Recently, while on a 3 day trip with some friends I got involved in an interesting and somewhat emotionally charged conversation. These 2 friends had been discussing the nature of reality, and what was true. One was making the argument that only that which is proven empirically, or at least described in Psychology can be true. The other rallied against that and shared that he felt there was aspects of reality that are hidden from such research that are just as valid and true.
first I chose to just listen, but then ended up engaging in it as
well. I did not want to prove a point, and so I think I stood on safer
ground conversationally. What came to me was something that I have
learned from studying about, as well as practicing a more shamanic and
I tried hard not to take sides
in the argument, as I knew that would only leave one side feeling sore
and undermined. But, what came to me was the idea of experience being
ones reality. In terms of the perspective of a pragmatic shaman, truth
is a relative thing. One of the major keys to being able to experience a
richer, more holistic relationship with the universe is to be open to
being wrong. Seemingly in contradiction, part of that is also to
understand that one's experience of life, and one's experience in life
is real. Whether that is while awake, asleep or having a mind altering
experience that involves meditation or some hallucinogenic plant or
The search for ultimate, universal truth is just
a dance that the rational mind does, like a dog chasing its own tail.
As far as a practicing shaman might be concerned, it is of limited
value. After all, shamanic practice is about being in relationship with
world or worlds, as it may be.
In the conversation I
mentioned that possible experience of someone having what in the
western, rational perspective we might call a "hallucination." This
simply means that at that time their experience of reality is different
from our own. Does that make it false, or unreal? This might seem to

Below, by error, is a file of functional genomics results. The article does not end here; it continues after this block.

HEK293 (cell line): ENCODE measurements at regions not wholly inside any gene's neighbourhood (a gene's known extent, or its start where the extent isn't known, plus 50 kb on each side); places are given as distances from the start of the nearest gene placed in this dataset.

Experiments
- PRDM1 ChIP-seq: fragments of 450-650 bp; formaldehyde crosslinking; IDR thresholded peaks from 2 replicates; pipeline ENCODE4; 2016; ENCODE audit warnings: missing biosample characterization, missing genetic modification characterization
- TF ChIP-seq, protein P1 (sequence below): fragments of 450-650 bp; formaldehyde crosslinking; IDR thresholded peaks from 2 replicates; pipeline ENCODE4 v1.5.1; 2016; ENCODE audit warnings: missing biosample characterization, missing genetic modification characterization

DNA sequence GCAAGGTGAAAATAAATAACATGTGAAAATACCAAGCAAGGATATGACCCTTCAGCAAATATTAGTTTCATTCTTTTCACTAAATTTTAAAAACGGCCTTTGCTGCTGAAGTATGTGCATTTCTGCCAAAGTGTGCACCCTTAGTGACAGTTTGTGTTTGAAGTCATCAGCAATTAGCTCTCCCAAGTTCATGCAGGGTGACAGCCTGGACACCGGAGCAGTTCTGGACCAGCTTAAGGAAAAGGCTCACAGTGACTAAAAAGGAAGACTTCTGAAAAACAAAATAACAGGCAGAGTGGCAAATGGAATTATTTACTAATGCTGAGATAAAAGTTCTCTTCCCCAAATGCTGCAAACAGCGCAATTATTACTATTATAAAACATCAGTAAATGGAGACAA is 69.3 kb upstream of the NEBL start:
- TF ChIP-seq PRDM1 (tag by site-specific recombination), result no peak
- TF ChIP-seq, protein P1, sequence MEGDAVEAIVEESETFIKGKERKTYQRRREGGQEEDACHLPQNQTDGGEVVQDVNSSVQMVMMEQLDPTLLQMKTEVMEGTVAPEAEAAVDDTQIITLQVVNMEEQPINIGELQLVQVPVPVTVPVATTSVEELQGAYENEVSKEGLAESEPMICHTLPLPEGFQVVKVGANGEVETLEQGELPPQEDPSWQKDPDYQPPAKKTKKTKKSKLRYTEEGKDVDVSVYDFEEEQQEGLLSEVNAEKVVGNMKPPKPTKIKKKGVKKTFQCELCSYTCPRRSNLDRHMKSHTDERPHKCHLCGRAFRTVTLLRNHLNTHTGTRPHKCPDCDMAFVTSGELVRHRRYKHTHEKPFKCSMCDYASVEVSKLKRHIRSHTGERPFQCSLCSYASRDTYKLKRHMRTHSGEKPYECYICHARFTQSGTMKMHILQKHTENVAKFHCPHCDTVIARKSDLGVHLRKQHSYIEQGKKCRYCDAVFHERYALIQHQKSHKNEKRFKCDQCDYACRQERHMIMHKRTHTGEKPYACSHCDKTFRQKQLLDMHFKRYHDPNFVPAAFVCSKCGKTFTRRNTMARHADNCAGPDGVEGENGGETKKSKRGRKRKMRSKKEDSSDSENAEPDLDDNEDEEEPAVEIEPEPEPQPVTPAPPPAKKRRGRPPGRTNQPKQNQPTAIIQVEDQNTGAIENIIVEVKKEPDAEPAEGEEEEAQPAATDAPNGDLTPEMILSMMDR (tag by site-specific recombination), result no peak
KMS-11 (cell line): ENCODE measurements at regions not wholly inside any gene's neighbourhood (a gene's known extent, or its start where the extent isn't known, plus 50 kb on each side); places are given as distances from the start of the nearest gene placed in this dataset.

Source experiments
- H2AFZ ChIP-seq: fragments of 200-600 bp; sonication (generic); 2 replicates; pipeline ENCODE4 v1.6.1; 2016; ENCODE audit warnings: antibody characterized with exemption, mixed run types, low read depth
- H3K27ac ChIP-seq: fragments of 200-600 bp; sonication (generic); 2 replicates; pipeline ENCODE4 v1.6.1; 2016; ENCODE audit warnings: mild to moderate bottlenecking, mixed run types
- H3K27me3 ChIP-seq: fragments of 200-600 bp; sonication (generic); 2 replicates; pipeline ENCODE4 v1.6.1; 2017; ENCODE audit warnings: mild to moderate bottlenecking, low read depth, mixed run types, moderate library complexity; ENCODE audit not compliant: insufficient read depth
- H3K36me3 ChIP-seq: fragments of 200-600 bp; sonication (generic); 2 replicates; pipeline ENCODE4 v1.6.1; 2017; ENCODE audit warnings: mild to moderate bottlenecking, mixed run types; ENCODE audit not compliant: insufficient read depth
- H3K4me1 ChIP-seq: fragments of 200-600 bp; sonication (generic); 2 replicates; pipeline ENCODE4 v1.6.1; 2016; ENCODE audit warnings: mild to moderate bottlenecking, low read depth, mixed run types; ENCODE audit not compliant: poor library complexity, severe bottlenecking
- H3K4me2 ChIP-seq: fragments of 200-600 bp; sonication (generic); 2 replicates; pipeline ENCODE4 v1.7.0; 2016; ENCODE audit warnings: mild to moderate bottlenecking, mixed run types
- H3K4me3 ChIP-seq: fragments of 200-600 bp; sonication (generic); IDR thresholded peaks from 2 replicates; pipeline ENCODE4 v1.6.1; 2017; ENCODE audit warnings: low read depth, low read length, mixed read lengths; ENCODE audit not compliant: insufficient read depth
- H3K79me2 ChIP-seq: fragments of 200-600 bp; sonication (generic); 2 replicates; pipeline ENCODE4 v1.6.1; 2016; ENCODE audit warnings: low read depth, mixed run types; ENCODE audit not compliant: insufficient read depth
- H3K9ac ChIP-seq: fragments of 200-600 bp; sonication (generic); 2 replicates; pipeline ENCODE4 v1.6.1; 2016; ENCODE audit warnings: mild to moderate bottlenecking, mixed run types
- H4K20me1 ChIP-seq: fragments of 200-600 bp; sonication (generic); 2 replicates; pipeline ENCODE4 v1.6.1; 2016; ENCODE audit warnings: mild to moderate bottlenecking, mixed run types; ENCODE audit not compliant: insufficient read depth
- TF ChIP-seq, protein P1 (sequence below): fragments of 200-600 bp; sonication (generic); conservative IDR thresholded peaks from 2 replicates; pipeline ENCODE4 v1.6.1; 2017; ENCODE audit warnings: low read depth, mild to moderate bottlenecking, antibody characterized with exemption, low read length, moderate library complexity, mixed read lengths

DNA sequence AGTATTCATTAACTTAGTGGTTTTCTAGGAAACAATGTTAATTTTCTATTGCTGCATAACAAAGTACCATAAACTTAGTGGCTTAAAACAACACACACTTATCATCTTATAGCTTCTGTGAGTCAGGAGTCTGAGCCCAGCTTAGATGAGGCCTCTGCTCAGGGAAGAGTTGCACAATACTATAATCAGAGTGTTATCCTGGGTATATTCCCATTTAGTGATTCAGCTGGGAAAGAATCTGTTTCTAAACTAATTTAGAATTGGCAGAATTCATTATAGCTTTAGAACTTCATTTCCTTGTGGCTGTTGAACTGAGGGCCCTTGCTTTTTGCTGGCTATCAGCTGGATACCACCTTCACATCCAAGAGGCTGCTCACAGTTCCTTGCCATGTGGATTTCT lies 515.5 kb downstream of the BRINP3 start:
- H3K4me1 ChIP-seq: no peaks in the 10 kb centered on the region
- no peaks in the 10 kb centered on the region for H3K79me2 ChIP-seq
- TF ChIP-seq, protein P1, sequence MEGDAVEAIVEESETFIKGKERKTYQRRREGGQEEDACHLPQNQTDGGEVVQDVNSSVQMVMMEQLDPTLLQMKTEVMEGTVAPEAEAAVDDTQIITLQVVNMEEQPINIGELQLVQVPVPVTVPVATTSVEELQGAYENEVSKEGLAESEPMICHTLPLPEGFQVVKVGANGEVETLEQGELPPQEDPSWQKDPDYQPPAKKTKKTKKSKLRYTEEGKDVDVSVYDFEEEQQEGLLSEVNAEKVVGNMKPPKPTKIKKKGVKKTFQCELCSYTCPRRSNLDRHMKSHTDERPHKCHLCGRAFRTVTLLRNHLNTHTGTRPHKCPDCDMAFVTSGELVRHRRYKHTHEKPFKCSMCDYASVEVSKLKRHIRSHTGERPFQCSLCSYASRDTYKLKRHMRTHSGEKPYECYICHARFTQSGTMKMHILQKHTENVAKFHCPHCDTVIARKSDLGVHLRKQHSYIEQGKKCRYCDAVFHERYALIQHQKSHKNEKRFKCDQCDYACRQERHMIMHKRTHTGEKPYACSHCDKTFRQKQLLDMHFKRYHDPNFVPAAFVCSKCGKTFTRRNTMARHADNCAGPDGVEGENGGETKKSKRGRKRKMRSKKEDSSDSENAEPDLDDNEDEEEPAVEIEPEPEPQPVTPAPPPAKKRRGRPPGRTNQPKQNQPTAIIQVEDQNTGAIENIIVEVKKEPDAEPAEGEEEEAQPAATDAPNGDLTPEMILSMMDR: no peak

be a stupidly obvious question. After all, that "crazy" man walking
down the street talking to himself is not having an experience you are
Sure, however, isn't reality an agreed upon
experience? Don't we use language and cultural framing to help us agree
upon what we think is significant enough to focus on?
for a moment the experience of 2 people of very different backgrounds
who are describing a common event. Let's say for a moment that a cup
falls off of a table and breaks on the floor. One person, an American
man, looks to the person nearest that cup and might think, "This person
broke the cup. Why would they do that?"
The other person, a woman from Spain, looks at that same event and thinks, "The cup broke. I wonder why it broke?"
simple difference is a matter of cultural and linguistic implication of
blame and responsibility, although it would of course involve the
shading of the individual and their personal past experiences. You
might say that this a subtle difference. After all, the languages and
cultures are relatively similar in many ways.
consider those 2 people to have vastly different language and cultural
backgrounds, such as a person raised speaking English in America, and a
person raised in a small village in central China speaking Mandarin.
You think there experience would be the same?
that a man from a tribe from a small island in the Southwest Pacific
describes the event as the cup leaping from the table at the approach of
one of the people. And he goes on to further describe how certain
spirit beings that were in the room at the time found this event very
Would you argue that this can not possibly be true or valid?
Let's come back to our man walking down the street talking to himself.
He may at that moment be engaging with a being that is invisible to
your senses. We can say from the western psychological perspective that